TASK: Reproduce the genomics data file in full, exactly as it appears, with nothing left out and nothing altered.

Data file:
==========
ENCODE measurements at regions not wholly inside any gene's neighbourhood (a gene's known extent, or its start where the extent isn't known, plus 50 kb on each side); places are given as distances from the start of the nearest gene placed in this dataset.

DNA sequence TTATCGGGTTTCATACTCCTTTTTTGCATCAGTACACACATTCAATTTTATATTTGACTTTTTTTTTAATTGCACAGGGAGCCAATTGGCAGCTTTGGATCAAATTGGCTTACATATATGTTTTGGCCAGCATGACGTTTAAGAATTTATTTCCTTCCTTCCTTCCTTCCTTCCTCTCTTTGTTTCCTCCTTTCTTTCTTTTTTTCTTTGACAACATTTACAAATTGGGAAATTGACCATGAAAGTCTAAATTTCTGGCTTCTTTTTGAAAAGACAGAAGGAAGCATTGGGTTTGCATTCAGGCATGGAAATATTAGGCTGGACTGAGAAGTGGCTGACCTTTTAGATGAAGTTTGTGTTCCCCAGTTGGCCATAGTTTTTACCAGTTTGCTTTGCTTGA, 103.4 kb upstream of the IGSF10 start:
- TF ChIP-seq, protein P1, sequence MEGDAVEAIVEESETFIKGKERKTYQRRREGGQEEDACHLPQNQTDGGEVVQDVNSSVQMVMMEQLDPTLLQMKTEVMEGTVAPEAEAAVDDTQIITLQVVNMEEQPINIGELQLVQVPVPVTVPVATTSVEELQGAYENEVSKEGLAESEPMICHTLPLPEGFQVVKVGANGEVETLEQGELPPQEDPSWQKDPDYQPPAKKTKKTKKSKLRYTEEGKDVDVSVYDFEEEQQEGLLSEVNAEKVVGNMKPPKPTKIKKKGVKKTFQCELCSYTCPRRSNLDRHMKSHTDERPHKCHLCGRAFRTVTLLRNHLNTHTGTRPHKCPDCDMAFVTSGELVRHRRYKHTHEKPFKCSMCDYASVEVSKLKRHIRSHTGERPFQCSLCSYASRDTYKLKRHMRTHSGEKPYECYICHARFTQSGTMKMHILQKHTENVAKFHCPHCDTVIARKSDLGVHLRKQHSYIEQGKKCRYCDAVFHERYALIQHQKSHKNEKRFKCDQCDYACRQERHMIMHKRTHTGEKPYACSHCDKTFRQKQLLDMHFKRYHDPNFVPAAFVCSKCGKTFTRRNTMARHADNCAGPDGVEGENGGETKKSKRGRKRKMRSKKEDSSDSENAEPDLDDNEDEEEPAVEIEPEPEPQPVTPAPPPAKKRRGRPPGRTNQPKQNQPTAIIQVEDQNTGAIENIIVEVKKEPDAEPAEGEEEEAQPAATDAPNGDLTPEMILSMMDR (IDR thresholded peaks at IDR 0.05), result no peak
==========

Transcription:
ENCODE measurements at regions not wholly inside any gene's neighbourhood (a gene's known extent, or its start where the extent isn't known, plus 50 kb on each side); places are given as distances from the start of the nearest gene placed in this dataset.

DNA sequence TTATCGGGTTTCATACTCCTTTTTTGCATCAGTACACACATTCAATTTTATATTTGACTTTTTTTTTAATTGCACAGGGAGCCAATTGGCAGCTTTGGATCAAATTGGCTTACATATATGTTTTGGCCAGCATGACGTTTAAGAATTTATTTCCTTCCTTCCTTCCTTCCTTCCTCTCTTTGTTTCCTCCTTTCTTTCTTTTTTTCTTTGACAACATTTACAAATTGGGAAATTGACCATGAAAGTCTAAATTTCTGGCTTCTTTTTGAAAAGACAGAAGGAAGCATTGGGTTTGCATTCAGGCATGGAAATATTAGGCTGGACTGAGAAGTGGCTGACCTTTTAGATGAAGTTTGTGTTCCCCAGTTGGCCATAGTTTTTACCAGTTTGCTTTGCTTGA, 103.4 kb upstream of the IGSF10 start:
- TF ChIP-seq, protein P1, sequence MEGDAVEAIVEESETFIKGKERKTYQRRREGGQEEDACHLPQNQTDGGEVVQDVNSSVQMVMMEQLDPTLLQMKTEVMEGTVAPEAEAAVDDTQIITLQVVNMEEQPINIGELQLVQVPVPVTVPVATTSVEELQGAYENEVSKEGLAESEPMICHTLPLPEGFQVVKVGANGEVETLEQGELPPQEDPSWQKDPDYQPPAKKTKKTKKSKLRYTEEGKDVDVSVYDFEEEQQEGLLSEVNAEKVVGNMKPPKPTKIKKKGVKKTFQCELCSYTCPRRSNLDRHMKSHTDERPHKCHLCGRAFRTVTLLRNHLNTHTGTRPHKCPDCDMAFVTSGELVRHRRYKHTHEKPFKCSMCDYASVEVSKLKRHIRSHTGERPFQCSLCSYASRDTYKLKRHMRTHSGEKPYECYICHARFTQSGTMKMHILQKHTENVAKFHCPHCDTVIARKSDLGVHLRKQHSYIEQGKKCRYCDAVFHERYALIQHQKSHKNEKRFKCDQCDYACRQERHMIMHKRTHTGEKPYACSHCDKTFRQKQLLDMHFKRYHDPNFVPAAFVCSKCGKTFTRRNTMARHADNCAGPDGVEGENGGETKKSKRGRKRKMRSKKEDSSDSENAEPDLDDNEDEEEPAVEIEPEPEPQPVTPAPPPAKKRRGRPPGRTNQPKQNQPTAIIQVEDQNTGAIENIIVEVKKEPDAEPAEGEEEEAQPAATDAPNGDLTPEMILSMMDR (IDR thresholded peaks at IDR 0.05), result no peak